The Alito Opportunity

Samuel Alito’s nomination shows that conservatives aren’t interested in conserving much of anything.

Photo: Knight Ridder Tribune

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For anyone paying attention, it has been obvious for a long time that conservatives who claim that they support “judicial restraint” and oppose “legislating from the bench” mean no such thing. Those phrases—like “ownership society,” “personal accounts,” “tax relief,” “school choice,” “color-blindness,” “opportunity zones,” “devolution,” “streamlining government bureaucracy” and so on—are hollow sales pitches explicitly intended to mask an unpopular plan of action behind a misleading catch phrase that sounds beguiling. In each case, the agenda is invariably to roll back government and strengthen the hand of private interests. As Cass Sunstein noted a couple of years ago, “The Rehnquist Court has struck down at least 26 federal enactments since 1995—a record of activism against the national legislative branch.” (His outstanding book released this summer, Radicals in Robes: Why Extreme Right-Wing Courts Are Wrong For America, couldn’t have been timed much better).

Dahlia Lithwick’s Slate piece suggests that there’s a huge opportunity to educate the public about the difference between what conservatives say and how they act. She writes:

Alito is the kind of ‘restrained’ jurist who isn’t above striking down acts of Congress whenever they offend him. Bush noted this morning: ‘He has a deep understanding of the proper role of judges in our society. He understands that judges are to interpret the laws, not to impose their preferences or priorities on the people.’ Except, of course, that Alito doesn’t think Congress has the power to regulate machine-gun possession, or to broadly enforce the Family and Medical Leave Act, or to enact race or gender discrimination laws that might be effective in remedying race and gender discrimination, or to tackle monopolists. Alito thus neatly joins the ranks of right-wing activists in the battle to limit the power of Congress and diminish the efficacy of the judiciary. In that sense Bush has pulled off the perfect Halloween maneuver: He’s managed the trick of getting his sticky scandals off the front pages, and the treat of a right-wing activist dressed up as a constitutional minimalist.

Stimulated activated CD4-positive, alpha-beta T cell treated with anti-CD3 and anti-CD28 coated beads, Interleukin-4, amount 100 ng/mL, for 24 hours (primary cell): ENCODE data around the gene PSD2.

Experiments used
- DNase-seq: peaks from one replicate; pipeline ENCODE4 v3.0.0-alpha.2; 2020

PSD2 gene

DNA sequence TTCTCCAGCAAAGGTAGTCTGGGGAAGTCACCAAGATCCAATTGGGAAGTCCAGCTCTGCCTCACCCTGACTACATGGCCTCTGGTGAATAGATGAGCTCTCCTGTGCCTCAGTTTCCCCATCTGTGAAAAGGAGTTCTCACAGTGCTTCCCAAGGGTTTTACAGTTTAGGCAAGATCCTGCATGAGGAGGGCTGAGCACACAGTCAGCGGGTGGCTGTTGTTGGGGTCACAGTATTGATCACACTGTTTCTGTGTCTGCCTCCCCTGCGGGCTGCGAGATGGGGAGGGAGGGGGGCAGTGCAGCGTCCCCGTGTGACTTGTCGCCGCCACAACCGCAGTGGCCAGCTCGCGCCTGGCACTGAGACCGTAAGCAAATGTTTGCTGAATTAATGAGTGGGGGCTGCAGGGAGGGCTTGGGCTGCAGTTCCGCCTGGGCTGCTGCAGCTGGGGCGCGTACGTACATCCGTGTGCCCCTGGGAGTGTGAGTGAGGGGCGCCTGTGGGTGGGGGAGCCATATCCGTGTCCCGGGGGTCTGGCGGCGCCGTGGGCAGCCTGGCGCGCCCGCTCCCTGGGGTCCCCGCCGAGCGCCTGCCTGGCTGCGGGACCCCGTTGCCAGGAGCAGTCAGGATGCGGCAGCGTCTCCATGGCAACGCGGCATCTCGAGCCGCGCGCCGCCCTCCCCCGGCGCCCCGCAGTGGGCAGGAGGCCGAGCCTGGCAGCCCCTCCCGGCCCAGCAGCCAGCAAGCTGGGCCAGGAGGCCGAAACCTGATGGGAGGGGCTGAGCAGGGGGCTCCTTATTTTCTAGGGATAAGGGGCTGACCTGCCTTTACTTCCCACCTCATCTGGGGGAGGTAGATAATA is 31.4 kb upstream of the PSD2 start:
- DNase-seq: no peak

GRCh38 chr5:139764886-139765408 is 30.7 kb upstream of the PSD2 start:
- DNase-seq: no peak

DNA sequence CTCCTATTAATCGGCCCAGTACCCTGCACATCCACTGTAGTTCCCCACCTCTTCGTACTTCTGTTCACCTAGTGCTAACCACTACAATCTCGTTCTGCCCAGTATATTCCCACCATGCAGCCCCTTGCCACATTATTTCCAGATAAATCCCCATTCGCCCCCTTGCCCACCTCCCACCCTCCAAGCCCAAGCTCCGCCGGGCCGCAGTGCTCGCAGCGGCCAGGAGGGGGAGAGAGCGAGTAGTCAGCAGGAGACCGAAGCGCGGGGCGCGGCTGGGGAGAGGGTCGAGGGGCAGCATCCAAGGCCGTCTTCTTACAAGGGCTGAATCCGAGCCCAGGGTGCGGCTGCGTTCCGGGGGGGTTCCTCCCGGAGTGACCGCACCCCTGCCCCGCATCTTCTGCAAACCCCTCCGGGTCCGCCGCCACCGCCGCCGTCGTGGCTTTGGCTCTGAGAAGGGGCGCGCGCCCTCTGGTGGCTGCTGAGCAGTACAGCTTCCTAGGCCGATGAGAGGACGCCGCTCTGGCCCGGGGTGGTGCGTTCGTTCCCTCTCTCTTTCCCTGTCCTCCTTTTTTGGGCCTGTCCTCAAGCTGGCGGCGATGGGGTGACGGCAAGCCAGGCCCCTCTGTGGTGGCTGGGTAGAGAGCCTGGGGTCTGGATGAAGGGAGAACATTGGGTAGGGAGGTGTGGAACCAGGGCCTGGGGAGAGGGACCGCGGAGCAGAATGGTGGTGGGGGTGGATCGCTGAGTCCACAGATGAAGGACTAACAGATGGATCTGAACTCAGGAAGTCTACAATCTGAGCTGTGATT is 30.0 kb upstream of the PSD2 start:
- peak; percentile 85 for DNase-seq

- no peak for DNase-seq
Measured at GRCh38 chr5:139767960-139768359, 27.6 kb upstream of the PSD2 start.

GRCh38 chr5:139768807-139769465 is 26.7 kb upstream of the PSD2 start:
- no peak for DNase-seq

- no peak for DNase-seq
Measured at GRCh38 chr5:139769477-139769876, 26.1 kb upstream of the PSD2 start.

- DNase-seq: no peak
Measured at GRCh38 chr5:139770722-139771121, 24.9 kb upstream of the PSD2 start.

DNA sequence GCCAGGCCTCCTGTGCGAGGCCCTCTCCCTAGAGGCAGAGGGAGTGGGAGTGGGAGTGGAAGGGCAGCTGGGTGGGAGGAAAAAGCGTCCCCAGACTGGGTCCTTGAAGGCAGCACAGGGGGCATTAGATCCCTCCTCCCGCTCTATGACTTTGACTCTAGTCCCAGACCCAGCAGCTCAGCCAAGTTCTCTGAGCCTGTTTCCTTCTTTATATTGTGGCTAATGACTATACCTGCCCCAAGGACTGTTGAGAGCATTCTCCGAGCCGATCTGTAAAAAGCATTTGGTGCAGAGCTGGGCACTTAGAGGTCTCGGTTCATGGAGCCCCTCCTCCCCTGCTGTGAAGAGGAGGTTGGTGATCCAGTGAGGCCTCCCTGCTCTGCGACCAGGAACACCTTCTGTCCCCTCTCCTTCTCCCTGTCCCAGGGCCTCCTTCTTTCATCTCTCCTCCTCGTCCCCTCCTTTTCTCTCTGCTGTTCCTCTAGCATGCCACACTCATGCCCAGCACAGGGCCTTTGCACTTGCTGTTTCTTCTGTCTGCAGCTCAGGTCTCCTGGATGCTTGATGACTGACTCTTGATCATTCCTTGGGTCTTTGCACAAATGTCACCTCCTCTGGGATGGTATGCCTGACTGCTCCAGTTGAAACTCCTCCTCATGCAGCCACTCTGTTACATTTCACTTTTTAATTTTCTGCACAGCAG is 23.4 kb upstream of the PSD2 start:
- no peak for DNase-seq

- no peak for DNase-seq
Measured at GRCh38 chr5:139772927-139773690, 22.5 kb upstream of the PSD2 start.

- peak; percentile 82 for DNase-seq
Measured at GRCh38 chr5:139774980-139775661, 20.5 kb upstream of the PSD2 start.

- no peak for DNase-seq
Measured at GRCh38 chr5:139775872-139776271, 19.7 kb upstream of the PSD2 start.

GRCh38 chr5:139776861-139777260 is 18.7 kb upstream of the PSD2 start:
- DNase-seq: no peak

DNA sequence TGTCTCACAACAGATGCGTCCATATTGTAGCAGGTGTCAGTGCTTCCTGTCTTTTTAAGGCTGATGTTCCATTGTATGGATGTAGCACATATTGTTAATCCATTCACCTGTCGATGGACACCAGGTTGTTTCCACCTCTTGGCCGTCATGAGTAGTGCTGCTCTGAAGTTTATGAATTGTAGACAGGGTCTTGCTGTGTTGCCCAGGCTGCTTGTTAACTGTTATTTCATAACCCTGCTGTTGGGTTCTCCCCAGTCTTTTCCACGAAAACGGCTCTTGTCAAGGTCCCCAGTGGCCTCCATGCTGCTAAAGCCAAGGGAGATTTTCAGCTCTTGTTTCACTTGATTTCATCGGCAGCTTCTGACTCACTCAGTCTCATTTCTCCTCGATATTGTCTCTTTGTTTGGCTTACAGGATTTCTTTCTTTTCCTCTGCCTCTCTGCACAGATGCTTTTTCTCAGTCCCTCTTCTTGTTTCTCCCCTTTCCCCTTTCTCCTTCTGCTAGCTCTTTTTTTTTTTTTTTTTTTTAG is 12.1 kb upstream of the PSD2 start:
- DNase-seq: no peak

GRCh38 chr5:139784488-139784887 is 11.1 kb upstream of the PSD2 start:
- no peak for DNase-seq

There’s a pattern here that extends far beyond the courts. Conservatives say they want to strengthen Social Security, but they try to weaken it instead. Conservatives say they want to propose making agencies like FEMA more efficient by outsourcing its work, but they just gut it instead. Conservatives want judges who confine themselves to “umpiring,” but have just chosen a nominee to the Supreme Court who has repeatedly tried to rewrite the rulebook crafted by elected officials. Win or lose on this nomination, it’s another golden opportunity to connect the dots and show that modern-day conservatism has no interest in conserving anything.

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is the first thing despots go after. An unwavering commitment to it is probably what draws you to Mother Jones' journalism. And as we're seeing in the US and the world around, authoritarians seek to poison the discourse and the way we relate to each other because they can't stand people coming together around a shared sense of the truth—it's a huge threat to them.

Which is also a pretty great way to describe Mother Jones' mission: People coming together around the truth to hold power accountable.

And right now, we need to raise about $400,000 from our online readers over the next two months to hit our annual goal and make good on that mission. Read more about the information war we find ourselves in and how people-powered, independent reporting can and must rise to the challenge—and please support our team's truth-telling journalism with a donation if you can right now.

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